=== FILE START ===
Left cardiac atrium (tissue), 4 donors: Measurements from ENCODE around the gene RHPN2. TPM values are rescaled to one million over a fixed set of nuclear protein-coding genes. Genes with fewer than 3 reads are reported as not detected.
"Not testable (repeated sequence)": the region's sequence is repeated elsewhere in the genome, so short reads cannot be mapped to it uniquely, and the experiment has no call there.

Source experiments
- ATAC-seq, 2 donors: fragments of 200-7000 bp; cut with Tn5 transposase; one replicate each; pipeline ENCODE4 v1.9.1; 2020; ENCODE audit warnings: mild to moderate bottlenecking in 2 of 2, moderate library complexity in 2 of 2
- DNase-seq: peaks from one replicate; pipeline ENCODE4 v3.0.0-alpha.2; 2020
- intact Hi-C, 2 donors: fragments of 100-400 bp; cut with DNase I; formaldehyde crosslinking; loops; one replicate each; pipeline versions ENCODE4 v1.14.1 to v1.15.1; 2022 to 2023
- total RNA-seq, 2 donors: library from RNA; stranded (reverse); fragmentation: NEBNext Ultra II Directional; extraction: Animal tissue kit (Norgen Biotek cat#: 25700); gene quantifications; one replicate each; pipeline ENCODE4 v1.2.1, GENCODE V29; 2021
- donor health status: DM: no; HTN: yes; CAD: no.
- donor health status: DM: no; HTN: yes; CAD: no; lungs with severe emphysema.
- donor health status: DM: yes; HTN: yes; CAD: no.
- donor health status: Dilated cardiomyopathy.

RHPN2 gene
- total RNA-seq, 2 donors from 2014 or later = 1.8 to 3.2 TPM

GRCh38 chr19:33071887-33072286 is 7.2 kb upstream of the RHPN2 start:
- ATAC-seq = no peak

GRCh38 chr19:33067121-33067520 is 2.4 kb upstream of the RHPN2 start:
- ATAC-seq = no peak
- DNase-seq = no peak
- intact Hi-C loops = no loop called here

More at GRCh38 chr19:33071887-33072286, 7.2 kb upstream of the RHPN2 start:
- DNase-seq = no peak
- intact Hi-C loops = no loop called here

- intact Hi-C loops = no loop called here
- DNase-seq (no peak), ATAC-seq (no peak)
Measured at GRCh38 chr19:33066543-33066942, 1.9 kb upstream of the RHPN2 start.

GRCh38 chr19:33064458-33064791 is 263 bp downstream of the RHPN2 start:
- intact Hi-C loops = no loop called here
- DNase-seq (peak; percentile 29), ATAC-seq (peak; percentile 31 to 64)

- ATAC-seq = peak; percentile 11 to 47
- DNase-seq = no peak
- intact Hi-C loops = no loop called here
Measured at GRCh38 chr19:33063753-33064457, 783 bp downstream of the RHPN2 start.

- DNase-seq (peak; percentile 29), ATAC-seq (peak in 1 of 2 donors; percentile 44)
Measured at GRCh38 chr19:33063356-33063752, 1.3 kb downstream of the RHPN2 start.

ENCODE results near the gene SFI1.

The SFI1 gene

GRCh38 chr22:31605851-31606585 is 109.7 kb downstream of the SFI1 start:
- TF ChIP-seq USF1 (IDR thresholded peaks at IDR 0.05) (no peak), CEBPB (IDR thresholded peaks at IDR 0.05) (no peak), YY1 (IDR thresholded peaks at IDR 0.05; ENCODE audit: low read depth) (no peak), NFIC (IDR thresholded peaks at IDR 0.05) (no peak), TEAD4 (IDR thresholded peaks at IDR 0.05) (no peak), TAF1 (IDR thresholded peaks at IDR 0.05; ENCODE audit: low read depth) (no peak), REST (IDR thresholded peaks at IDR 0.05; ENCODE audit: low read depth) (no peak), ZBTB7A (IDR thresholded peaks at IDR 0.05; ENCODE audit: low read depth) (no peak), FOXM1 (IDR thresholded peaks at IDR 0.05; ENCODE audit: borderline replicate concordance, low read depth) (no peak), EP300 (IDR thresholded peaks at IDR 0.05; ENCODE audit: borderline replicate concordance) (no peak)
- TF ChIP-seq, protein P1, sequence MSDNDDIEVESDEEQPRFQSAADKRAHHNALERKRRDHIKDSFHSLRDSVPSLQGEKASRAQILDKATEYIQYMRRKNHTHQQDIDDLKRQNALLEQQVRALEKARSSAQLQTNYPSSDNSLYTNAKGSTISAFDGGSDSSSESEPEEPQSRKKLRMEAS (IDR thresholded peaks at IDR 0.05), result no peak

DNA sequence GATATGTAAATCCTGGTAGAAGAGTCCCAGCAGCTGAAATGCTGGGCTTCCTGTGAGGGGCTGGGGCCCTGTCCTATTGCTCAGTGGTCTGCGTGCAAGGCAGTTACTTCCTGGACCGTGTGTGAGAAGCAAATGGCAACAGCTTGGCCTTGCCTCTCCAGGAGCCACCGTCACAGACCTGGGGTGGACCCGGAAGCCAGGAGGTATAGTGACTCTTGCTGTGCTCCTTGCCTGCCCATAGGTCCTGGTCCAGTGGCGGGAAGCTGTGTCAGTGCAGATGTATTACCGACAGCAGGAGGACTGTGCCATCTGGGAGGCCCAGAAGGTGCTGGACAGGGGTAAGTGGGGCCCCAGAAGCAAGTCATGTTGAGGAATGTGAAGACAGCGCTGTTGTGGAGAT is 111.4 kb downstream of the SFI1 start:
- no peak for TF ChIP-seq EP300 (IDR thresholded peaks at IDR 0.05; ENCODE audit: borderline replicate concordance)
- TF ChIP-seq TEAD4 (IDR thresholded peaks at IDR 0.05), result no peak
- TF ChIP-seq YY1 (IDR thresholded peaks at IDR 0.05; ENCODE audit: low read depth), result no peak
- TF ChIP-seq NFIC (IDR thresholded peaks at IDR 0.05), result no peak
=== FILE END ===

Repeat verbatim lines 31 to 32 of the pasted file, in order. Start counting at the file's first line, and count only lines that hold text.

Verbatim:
- intact Hi-C loops = no loop called here
Measured at GRCh38 chr19:33063753-33064457, 783 bp downstream of the RHPN2 start.